Also, Prodanovic would like to see more corporate CEOs becoming angel investors: “They have the expertise, the networks and relationships with international corporates, so they can facilitate international relations and open doors for startups, which makes it much easier for the startups to grow.”

She elaborated:

We need a diversity of business angels to be enable a diversity of startups. Globally, women are under-represented in the startup space. And we’ve got to change that. The Rising Tide is a global fund and training program created by 99 women angel investors with the objective of increasing women’s participation in angel investing and educating a new wave of angel investors. It’s not about investing as a female. It’s about having female investors, which in turn encourages more female founders to enter the start-up space.

Read more: 7 things you need to know about pitching to South African angel investors

Following the keynote, a panel discussion on angel investment took place. Facilitated by Fraser, it featured panellists Prodanovic and investors Daniel Guasco of Team Africa Ventures, Justin Stanford of 4Di Capital, Ernst Hertzog of Action Hero Ventures and Willem du Preez of Intercontinental Trust.

The panel agreed that it’s crucial that both angels and founders are aligned with similar values, expectations and a common end goal. That alignment needs to be outlined in the terms, because if there is not alignment, it can lead to expectations not being met, and that can cause a venture to derail. The panellists addressed the importance of encouraging corporate executives to become angel investors. “In my experience, there is a lot of capital available,” said Hertzog. He added:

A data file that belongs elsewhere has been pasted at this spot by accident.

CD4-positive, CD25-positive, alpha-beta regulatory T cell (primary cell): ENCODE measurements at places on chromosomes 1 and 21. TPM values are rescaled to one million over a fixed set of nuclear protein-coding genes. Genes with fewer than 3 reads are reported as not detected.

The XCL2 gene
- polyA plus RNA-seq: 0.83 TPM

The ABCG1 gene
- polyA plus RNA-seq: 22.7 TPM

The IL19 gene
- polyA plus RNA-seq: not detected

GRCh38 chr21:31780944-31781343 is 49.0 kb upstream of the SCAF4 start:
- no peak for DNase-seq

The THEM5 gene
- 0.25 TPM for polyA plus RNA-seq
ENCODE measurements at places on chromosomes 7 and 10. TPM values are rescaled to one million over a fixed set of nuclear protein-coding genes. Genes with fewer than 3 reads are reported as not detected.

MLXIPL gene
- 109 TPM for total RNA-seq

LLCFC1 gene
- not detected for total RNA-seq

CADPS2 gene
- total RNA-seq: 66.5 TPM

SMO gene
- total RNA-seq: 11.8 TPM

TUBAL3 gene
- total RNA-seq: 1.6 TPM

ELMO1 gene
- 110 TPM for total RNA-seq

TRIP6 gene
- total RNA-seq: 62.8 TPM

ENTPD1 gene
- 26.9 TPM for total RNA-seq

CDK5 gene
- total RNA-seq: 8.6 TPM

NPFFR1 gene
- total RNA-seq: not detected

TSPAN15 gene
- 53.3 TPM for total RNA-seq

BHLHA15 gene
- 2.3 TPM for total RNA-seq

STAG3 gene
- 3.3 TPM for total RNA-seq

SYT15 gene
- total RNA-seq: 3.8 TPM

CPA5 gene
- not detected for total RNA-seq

But the problem is to get executives to donate their time. And that’s what you’re after. There’s no point making this type of investment if you’re not involved. They need to find the time to add value to their investment portfolio.

Stanford advises entrepreneurs to prioritise what they need from angels according to their strengths and to ask for targeted advice addressing specific queries, rather than to expect what he called an all-encompassing flow of feedback from the angels. He believes that one of the biggest errors you can make as an investor is to make decisions for the management team.

“You can make suggestions,” Hertzog said. “But management must always own the outcomes. Make sure you’re giving advice and not instruction.”

Angel investing is not about overnight success and is high-risk. It can take up to ten years to build a sustainable and successful venture and it usually requires a lot more investment than initially planned for.

“Investors need to be aware that the first cheque is never the last cheque. When you make an investment, you buy the obligation to put more money in,” said Stanford. “Usually it makes half the revenue and takes double the cost and double the time,” he said.

Prodanovic is committed to increasing the visibility of angel investing and start-ups and initiated the one million startups campaign to extend this awareness:

We’re still in the minority and we need to create awareness in the outside world. The majority of people do not realise the importance of startups in terms of the solutions they offer. Big corporates are no longer able to create jobs and are mostly not creating innovation, whereas entrepreneurs and startups are able to create and deliver innovation in a much faster turnaround time.

“The world needs to recognise that startups are an important part of the solution to our problems.” she said. “Anyone can become an angel investor. It’s the best way to make a better tomorrow.”

This article by Bettina Moss first appeared on VC4Africa, a Burn Media publishing partner. Photos by Hannes Thiart.